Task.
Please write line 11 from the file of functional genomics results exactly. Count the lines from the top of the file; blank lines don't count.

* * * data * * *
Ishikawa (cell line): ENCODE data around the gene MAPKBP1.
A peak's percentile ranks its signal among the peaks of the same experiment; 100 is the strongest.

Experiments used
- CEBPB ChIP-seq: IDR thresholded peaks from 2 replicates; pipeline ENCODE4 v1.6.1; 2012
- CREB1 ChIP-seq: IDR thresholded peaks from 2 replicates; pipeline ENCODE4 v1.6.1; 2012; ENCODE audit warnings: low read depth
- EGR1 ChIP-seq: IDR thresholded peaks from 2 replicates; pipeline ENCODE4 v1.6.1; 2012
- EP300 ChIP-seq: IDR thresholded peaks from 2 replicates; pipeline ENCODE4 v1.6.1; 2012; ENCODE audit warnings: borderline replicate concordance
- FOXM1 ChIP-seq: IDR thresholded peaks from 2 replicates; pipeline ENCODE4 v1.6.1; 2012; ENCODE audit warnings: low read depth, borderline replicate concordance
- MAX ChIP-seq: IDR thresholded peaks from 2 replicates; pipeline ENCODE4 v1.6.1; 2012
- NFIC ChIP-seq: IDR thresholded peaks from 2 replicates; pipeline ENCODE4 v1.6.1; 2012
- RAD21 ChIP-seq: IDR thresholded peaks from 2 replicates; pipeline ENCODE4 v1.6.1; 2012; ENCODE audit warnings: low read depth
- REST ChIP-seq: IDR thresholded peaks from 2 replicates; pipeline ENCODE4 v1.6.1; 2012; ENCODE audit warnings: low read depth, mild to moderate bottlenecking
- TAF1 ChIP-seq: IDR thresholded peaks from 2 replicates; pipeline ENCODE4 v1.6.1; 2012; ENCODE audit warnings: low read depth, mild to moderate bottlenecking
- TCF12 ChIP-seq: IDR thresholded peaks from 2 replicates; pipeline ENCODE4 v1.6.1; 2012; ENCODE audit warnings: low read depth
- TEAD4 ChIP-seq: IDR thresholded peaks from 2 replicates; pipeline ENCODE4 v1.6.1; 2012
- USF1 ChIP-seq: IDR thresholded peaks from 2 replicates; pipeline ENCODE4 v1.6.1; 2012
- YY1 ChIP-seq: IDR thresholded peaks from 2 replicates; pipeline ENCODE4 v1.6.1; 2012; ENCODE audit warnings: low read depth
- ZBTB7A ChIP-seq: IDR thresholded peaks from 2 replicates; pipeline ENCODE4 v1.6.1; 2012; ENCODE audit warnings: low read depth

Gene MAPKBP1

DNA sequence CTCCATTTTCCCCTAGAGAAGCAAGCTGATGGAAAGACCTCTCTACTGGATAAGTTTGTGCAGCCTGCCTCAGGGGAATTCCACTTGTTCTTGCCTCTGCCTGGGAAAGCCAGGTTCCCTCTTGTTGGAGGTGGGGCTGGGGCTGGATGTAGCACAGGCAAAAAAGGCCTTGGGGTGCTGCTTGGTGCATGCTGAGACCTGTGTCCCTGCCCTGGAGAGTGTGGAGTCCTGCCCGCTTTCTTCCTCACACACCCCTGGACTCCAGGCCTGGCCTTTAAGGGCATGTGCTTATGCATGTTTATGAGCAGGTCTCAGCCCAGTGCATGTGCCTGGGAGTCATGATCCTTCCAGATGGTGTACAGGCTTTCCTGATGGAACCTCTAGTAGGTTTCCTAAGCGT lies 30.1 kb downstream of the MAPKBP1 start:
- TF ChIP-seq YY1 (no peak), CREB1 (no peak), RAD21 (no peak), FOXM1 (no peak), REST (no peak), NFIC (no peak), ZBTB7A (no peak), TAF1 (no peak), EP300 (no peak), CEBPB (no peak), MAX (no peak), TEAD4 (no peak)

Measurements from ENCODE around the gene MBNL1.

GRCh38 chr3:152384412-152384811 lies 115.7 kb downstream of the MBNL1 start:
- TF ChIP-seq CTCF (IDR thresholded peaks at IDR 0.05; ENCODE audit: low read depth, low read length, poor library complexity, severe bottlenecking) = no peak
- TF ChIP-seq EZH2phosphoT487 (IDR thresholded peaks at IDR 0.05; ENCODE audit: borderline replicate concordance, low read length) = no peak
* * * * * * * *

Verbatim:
- RAD21 ChIP-seq: IDR thresholded peaks from 2 replicates; pipeline ENCODE4 v1.6.1; 2012; ENCODE audit warnings: low read depth